Australian battery industry could be worth $7 billion by 2030: CRC


Brandon How
Reporter

The national batteries industry could generate more than $7 billion annually by 2030 if the government adopts a number of initiatives to back the growing sector, according to the industry’s Cooperative Research Centre.

In a pre-budget submission to the federal government, the Future Battery Industries Cooperative Research Centre (FBICRC) said that a potential 34,700 jobs could be created within the next 10 years.

To achieve this, the FBICRC has made three recommendations to government: create a national battery strategy, provide $1 billion annually for five years through the Modern Manufacturing Initiative (MMI), and establish a $750 million National Battery Institute.

Future Battery Industries Cooperative Research Centre chief executive officer Shannon O’Rourke said the group’s investment proposals were “eminently doable”

The MMI does not currently include the battery industry in its six national manufacturing priority areas.

The FBICRC chief executive officer Shannon O’Rourke said that developing Australia’s battery industry was immediately accessible.

“Battery industries are here and now, its not some pipe dream. With great policy from the government, a national strategy, an industry attraction fund, and a new Australian Battery Institute, we think that we can capture that value,” Mr O’Rourke said.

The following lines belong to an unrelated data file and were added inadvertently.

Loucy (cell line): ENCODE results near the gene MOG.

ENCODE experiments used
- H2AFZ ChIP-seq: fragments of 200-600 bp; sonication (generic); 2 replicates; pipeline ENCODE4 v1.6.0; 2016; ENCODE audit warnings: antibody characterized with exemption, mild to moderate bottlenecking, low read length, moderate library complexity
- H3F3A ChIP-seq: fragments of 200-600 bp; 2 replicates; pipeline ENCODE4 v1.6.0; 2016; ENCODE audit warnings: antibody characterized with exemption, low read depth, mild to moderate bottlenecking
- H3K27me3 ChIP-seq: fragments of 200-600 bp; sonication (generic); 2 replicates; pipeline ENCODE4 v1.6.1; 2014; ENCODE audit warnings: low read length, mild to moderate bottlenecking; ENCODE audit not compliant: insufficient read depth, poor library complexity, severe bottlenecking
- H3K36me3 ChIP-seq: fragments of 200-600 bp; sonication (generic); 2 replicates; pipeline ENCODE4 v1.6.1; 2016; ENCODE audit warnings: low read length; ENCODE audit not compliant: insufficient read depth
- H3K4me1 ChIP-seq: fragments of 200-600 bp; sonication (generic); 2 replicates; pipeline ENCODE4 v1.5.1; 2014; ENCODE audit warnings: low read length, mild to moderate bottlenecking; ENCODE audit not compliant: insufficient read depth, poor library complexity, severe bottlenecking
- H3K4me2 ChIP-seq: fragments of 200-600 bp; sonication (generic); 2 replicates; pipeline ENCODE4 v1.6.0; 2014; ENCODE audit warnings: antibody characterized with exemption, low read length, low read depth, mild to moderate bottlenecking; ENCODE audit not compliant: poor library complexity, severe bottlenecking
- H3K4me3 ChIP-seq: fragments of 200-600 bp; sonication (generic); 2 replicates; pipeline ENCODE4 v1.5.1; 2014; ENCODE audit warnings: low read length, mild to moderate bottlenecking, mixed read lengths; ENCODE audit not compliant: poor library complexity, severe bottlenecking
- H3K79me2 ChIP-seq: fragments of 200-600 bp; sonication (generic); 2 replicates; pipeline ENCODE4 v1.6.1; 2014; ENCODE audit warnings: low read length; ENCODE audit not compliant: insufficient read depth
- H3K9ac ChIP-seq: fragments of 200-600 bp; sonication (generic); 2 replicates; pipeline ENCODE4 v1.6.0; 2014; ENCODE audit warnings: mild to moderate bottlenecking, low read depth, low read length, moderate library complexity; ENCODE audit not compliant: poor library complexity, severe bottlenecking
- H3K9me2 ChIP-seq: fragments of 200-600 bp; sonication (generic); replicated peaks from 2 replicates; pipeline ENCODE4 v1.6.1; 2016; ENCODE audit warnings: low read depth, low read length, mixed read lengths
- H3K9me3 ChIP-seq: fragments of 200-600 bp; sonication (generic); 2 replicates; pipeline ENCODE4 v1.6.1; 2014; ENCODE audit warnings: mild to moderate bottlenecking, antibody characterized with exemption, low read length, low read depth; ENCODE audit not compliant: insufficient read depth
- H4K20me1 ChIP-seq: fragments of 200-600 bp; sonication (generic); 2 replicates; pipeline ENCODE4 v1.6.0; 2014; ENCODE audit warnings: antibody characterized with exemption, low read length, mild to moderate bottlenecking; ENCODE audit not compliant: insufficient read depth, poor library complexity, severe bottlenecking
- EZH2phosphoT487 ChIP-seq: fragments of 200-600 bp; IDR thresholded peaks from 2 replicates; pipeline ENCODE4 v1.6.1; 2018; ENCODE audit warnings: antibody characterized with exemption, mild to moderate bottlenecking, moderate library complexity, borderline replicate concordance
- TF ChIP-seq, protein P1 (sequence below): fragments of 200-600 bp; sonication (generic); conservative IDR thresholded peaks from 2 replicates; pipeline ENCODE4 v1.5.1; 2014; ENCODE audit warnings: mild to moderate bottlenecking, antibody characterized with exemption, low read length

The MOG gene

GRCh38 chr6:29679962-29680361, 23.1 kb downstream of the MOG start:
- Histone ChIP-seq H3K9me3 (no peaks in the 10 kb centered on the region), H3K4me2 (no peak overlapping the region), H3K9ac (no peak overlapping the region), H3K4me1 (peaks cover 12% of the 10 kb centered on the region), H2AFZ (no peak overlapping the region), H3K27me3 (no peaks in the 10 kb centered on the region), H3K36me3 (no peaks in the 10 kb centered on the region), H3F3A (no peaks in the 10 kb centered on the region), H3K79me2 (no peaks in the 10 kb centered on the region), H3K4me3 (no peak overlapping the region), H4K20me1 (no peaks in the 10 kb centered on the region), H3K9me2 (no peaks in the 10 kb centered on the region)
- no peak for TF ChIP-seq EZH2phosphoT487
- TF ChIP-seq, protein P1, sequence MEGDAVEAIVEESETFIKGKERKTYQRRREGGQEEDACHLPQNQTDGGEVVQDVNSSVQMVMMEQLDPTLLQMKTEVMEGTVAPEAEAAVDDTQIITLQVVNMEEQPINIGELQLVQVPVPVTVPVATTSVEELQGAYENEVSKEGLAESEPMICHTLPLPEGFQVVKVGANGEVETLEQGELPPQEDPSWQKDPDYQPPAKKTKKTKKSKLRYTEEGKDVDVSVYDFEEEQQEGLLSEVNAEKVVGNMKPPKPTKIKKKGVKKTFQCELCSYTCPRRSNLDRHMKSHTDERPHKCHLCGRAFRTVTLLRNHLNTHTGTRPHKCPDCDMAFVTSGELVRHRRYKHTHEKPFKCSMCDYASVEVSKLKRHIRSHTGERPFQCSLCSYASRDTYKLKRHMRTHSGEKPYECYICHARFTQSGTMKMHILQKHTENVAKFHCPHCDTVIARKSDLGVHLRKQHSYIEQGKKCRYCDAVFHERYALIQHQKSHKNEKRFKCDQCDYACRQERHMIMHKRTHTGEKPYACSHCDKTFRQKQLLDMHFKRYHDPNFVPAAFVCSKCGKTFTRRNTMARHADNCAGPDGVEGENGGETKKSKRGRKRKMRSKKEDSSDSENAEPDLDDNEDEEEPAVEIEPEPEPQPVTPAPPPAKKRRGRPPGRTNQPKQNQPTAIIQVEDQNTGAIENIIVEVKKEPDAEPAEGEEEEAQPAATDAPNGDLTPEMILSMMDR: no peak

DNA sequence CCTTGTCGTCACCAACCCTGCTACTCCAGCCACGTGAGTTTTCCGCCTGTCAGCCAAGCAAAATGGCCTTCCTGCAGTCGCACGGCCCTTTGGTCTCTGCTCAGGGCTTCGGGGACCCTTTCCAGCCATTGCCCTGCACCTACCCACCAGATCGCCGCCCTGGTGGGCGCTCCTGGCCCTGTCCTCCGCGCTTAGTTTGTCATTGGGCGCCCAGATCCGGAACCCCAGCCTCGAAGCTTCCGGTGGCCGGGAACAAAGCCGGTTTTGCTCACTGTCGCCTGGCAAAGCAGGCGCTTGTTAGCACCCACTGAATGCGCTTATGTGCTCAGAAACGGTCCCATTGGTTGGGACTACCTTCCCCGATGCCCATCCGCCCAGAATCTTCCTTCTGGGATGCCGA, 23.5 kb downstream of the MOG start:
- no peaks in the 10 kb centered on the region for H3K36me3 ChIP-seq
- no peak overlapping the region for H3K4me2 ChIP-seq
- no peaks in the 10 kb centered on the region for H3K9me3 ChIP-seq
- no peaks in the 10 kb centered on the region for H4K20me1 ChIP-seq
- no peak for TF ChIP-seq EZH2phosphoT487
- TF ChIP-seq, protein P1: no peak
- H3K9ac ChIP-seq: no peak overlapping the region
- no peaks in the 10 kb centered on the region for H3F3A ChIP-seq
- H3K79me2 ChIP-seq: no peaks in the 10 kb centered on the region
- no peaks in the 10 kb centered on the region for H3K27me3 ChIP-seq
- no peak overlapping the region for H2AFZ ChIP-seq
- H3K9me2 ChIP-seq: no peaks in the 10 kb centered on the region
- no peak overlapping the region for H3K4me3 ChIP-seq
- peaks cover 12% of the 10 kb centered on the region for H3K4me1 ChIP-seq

“Put simply, Australia has a choice. We can continue our traditional focus on the mining and export of raw battery materials and accept the lost opportunity of value add for Australia. Alternatively, we can shift our mindset, invest with purpose and adopt courageous and visionary policy settings.”

An Australian Battery Institute would provide specialised training and technology development as well as commercialisation infrastructure. This would be ‘bi-coastal’ to ensure that development is shared nationwide. The estimated $750 million is similar in cost to institutes established in the UK and Germany.

By 2030, up to $23 billion of investment would be needed to produce the $7.4 billion annually. Of this, up to $3 billion of the investment would go directly to battery cell manufacturing, which is the equivalent of “only one to two world-scale factories representing a small market share of the 200 planned and operating factories globally”, according to the submission.

This is further broken down into between $6 billion and $9 billion for value-added manufacturing, $4 billion to $6 billion in refining and active materials, $2 billion to $3 billion in cell manufacture and up to $0.5 billion in integration and services.

The FBICRC said that this could be funded through the $605 million National Critical Research Infrastructure Fund.

Alongside these policy recommendations, the FBICRC also called for measures to support battery uptake. These include the government acting as a model consumer by electrifying its vehicle fleets, and creating an open market for grid services.